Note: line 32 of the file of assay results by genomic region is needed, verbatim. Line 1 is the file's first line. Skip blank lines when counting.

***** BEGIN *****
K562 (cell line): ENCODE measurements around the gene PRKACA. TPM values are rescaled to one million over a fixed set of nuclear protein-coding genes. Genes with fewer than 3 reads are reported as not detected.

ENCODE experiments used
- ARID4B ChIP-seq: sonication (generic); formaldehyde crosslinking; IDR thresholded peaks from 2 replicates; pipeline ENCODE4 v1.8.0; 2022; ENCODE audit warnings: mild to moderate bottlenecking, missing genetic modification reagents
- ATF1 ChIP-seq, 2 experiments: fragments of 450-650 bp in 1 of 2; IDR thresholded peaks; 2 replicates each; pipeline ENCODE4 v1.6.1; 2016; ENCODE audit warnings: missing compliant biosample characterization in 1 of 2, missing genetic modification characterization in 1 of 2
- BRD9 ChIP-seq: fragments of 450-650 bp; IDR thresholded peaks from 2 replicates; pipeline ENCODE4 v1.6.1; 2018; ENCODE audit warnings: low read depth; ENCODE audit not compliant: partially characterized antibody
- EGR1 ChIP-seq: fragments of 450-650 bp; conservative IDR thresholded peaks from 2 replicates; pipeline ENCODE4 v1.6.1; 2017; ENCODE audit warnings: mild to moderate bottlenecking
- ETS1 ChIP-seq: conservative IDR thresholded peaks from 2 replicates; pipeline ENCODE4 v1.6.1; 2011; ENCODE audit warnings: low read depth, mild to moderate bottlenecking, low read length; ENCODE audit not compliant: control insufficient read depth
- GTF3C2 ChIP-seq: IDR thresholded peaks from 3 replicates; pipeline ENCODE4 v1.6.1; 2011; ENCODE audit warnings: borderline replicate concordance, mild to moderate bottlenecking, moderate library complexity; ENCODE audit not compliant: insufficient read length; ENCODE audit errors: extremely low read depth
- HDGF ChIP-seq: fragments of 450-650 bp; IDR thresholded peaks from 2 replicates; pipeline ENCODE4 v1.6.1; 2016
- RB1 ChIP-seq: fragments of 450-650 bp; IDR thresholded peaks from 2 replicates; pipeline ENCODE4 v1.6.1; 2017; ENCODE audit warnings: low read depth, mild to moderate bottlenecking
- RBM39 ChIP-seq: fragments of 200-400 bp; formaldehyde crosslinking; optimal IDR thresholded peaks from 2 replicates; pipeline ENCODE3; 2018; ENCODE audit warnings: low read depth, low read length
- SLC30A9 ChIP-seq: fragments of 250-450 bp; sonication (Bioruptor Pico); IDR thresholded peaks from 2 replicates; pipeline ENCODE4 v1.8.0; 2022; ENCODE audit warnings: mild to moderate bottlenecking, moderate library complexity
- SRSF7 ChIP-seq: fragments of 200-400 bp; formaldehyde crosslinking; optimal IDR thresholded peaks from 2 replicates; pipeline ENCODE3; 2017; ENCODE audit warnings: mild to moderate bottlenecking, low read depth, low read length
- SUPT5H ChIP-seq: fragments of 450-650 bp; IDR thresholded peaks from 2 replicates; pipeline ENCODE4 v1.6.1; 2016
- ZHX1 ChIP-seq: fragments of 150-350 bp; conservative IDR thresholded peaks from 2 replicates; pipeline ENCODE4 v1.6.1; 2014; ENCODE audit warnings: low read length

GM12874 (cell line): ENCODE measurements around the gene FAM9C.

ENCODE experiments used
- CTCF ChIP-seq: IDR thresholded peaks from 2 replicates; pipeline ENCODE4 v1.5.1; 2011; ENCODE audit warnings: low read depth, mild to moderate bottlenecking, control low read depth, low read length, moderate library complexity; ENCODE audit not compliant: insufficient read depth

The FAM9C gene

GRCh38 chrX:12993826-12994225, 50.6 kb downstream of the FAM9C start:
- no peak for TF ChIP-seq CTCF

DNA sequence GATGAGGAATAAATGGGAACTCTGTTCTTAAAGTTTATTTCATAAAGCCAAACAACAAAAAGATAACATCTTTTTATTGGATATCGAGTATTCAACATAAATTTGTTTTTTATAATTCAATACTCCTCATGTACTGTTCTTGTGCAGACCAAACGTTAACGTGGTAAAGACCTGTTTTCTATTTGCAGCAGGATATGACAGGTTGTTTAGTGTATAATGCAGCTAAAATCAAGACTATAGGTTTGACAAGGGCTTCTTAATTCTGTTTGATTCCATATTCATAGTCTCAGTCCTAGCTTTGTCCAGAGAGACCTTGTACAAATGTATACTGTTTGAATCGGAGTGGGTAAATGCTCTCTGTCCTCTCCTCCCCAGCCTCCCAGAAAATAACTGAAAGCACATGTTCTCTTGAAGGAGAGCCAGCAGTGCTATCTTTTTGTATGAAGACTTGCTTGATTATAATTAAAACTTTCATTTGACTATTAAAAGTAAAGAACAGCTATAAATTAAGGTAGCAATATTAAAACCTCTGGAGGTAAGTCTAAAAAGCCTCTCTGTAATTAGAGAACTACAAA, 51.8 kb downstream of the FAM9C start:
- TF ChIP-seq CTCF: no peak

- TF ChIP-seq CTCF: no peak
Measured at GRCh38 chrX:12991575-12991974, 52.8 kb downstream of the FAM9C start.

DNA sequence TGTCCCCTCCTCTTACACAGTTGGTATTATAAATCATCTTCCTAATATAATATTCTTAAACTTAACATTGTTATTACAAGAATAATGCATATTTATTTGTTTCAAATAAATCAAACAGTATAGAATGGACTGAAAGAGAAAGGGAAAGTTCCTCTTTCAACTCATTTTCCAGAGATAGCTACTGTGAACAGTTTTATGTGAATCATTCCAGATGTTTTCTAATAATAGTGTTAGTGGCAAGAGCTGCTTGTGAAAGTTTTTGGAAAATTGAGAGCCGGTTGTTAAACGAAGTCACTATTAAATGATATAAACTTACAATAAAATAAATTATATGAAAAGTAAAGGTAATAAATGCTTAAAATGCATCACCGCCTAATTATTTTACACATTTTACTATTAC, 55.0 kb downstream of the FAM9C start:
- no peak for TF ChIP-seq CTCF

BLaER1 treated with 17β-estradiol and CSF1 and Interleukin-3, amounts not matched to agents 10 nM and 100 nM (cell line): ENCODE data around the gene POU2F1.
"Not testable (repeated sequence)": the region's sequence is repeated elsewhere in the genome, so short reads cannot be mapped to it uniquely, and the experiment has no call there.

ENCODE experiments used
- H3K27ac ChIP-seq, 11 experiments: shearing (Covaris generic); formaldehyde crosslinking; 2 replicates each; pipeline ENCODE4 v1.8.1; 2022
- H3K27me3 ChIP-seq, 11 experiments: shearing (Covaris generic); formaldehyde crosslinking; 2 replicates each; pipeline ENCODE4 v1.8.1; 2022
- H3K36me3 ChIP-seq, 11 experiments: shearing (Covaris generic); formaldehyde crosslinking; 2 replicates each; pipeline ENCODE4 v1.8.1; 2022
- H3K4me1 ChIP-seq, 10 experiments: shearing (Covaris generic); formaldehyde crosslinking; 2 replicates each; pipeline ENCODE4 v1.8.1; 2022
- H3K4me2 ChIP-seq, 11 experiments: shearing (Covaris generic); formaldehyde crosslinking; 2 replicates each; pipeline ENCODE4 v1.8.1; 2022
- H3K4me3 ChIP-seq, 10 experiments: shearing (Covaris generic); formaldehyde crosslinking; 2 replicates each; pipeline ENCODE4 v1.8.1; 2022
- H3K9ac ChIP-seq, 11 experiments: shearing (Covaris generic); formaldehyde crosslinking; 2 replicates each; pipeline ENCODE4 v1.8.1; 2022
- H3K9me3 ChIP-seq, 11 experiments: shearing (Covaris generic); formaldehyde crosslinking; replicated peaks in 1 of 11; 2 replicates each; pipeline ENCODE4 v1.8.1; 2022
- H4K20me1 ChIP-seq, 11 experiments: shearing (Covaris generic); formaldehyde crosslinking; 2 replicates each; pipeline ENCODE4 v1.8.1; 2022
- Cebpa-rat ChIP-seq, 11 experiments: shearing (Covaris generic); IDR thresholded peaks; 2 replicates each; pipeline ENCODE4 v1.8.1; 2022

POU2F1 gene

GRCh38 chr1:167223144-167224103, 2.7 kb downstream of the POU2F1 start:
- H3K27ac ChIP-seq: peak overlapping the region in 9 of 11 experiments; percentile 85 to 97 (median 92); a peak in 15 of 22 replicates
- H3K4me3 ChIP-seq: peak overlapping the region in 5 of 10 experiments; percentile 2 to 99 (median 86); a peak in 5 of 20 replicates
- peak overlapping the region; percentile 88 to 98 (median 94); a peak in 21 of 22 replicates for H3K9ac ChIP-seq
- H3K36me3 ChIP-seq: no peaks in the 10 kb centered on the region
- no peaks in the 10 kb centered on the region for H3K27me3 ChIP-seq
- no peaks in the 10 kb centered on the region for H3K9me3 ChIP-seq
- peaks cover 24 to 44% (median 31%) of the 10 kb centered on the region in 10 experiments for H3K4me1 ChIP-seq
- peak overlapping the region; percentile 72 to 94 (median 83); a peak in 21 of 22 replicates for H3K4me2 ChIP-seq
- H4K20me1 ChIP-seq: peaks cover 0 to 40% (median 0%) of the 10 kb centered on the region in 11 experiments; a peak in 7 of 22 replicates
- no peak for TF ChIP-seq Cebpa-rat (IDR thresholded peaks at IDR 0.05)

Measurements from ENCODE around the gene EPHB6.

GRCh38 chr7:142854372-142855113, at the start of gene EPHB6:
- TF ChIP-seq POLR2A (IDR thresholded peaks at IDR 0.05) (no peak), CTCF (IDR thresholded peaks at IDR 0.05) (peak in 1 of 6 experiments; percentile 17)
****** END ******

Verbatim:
- H3K27me3 ChIP-seq, 11 experiments: shearing (Covaris generic); formaldehyde crosslinking; 2 replicates each; pipeline ENCODE4 v1.8.1; 2022